However, both promising 26-year-olds were a much bigger price when the market opened and I reluctantly left them out at around 30/1 and shortening, in favour of an old (and recent) favourite.
At a bigger price, it’s hard to ignore the claims of the flying Spaniard, Jorge Campillo, who did the best of our bunch last week, when scorching through the field on Sunday, helping himself to a top three finish after a poor third round had left him outside the top-25.
That was the third time in a row that the experienced 36-year-old had left his halfway position behind, coming from 21st to win in Kenya and from 62nd at halfway and 20th after three rounds in Japan, ending in ninth place and proving he still had the desire after a five-week break.
Wins in Morocco and Kenya suggest we can put the three-time European Tour winner down as more of a cute player than the bombers, but figures over the last month have seen him elevate his overall tee-to-green game by some way.
According to the figures, the affable winner of the 2020 Qatar Masters has ranked in the top echelons for all the vital stats since and including the Indian Open, leading the overall numbers at three of his last four events, including in Korea where he was the only player in the top-10 to not record a bogey or worse in his final round.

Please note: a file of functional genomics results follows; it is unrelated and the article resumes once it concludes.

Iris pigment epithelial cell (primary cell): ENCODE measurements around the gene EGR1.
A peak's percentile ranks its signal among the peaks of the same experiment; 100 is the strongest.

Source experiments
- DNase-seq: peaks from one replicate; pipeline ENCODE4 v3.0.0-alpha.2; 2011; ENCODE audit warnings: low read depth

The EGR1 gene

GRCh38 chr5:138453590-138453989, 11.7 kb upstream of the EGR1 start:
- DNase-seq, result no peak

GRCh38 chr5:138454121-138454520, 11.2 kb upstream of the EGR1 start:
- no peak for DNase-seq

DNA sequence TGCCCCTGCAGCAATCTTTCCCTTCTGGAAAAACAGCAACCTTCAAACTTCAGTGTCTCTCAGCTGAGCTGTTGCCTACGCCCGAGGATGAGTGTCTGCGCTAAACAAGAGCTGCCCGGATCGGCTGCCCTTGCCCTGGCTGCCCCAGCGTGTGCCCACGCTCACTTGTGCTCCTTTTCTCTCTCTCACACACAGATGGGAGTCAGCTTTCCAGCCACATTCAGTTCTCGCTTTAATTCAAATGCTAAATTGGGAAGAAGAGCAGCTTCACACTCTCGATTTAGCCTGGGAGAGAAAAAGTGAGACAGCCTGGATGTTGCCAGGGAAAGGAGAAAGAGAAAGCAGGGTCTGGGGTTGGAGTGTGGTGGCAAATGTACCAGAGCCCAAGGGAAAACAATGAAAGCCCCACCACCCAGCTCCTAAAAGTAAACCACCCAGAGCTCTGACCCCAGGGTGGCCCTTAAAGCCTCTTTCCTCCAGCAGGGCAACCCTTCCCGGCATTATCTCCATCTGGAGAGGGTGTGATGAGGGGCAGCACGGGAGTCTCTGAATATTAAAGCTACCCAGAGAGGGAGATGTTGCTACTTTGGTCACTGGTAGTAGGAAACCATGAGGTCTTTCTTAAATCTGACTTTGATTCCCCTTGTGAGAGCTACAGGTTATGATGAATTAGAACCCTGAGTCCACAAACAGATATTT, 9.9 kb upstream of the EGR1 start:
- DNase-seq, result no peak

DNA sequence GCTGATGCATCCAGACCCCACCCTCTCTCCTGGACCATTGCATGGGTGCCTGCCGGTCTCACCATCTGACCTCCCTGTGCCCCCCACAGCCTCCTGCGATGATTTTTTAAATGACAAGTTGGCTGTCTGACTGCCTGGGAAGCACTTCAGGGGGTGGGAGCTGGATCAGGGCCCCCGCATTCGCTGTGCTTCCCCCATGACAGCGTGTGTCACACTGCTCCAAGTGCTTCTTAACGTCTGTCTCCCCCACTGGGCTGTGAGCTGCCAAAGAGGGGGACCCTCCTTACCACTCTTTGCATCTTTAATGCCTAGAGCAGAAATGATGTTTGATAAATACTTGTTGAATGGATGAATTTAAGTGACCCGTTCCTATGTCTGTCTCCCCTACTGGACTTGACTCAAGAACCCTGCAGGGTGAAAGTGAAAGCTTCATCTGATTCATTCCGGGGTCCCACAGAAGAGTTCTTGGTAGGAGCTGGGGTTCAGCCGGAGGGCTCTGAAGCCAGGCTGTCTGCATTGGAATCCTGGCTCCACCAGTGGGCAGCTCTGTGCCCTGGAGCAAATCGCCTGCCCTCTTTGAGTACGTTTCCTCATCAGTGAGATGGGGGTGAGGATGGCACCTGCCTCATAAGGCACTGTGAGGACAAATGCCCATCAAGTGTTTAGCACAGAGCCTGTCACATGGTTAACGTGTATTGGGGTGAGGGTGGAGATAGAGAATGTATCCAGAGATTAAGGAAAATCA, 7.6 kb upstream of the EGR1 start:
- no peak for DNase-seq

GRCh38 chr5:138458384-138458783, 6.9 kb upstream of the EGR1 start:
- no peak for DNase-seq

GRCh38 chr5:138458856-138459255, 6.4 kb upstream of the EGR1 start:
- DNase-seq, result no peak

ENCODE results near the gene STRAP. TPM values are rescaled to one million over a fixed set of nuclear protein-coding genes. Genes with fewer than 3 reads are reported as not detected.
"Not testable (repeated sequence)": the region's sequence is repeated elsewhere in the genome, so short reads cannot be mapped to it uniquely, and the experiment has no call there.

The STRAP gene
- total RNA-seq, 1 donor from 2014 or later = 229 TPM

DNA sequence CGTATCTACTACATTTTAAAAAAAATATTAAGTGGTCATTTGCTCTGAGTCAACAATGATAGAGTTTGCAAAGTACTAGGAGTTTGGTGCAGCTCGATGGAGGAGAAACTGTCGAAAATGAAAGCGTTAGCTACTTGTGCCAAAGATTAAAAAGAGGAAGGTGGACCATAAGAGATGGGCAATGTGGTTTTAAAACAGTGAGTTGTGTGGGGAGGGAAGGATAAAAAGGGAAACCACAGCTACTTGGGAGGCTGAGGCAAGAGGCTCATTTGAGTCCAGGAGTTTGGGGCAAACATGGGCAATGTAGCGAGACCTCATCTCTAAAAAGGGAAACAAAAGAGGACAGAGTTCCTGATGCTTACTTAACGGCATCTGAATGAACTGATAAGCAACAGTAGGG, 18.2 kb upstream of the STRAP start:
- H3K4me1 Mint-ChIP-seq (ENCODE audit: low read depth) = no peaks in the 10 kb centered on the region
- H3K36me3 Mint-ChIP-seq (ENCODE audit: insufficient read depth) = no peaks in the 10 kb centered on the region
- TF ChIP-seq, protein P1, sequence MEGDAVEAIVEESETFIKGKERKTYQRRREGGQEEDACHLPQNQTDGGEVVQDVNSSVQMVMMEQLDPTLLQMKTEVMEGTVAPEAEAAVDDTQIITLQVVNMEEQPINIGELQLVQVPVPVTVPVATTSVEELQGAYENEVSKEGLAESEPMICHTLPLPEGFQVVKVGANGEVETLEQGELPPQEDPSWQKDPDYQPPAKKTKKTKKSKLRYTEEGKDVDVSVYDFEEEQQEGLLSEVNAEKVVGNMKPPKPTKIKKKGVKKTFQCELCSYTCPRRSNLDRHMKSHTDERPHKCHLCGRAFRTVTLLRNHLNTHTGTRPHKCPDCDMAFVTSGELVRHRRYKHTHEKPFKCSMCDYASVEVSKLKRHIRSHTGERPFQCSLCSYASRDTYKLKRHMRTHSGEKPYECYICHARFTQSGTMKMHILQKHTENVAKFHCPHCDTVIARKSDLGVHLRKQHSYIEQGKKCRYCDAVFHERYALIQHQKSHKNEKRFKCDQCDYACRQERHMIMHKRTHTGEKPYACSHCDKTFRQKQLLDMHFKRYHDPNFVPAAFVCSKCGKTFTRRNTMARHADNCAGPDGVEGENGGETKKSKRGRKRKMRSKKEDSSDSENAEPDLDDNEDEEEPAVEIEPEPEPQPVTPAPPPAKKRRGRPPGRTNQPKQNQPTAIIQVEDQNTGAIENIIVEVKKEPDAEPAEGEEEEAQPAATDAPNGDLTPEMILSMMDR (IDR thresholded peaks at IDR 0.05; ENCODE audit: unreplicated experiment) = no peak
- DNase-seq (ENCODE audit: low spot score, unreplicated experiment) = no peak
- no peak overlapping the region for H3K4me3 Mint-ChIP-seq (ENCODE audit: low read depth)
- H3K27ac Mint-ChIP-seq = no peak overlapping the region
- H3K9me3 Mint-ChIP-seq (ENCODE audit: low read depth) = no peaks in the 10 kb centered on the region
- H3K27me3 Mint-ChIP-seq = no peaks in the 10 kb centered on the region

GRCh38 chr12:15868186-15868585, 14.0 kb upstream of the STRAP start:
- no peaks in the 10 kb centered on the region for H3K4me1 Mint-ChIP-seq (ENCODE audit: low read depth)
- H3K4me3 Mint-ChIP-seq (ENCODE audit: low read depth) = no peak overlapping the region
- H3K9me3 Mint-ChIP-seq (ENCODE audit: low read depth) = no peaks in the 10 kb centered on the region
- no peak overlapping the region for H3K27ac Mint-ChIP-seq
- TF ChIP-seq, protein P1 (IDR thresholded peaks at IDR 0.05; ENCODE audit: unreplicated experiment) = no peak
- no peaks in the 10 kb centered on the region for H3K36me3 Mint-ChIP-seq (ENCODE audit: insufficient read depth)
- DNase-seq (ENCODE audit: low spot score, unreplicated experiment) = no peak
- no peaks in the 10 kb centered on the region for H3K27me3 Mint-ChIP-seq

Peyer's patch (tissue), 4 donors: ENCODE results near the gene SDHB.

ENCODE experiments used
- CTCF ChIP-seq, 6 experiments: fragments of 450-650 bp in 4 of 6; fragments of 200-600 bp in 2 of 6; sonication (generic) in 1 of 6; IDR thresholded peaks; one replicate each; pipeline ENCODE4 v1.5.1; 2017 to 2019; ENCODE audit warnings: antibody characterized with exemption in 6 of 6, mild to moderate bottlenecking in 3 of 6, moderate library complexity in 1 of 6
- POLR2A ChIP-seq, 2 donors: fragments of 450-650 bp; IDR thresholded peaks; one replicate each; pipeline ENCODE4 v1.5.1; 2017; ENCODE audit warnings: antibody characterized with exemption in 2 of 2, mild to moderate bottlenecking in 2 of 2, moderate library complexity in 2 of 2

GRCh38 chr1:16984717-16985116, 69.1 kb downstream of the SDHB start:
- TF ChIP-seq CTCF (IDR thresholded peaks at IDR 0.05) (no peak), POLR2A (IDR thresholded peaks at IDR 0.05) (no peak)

Whilst he hasn’t the more obvious form, there may be something in the water at Cyprus, as he finished just behind the winner, Macintyre, and runner-up Masahiro Kawamura (fifth here in 2021) in 2020, whilst he mixed it with some long drivers when runner-up to Jeff Whinter in Mallorca, having the likes of Pep Angles, Laurie Canter and Niklas Lemke behind.
There will be an end to the run at some point, and whilst the track may have changed, his name fits in perfectly well with previous Spanish title winners Fedez-Castano and Canizares, as well as the nine compatriots that have been runners-up at this long-standing event.
I backed another Spaniard in Adri Arnaus last year, only to see him fail dismally to make the cut after sitting in fourth place after the first round. That is the Spaniard to a ‘tee’, and I’m uncertain anyone is ever likely to predict what we will get from the mercurial 28-year-old. (Is any Spanish player not mercurial?).
Nevertheless, taking an opening 66/68 from 2021 (in second place at halfway) and that seven-birdie opener from last year, there is a definite case for thinking backers will get a better run than they have for half his eight events this year.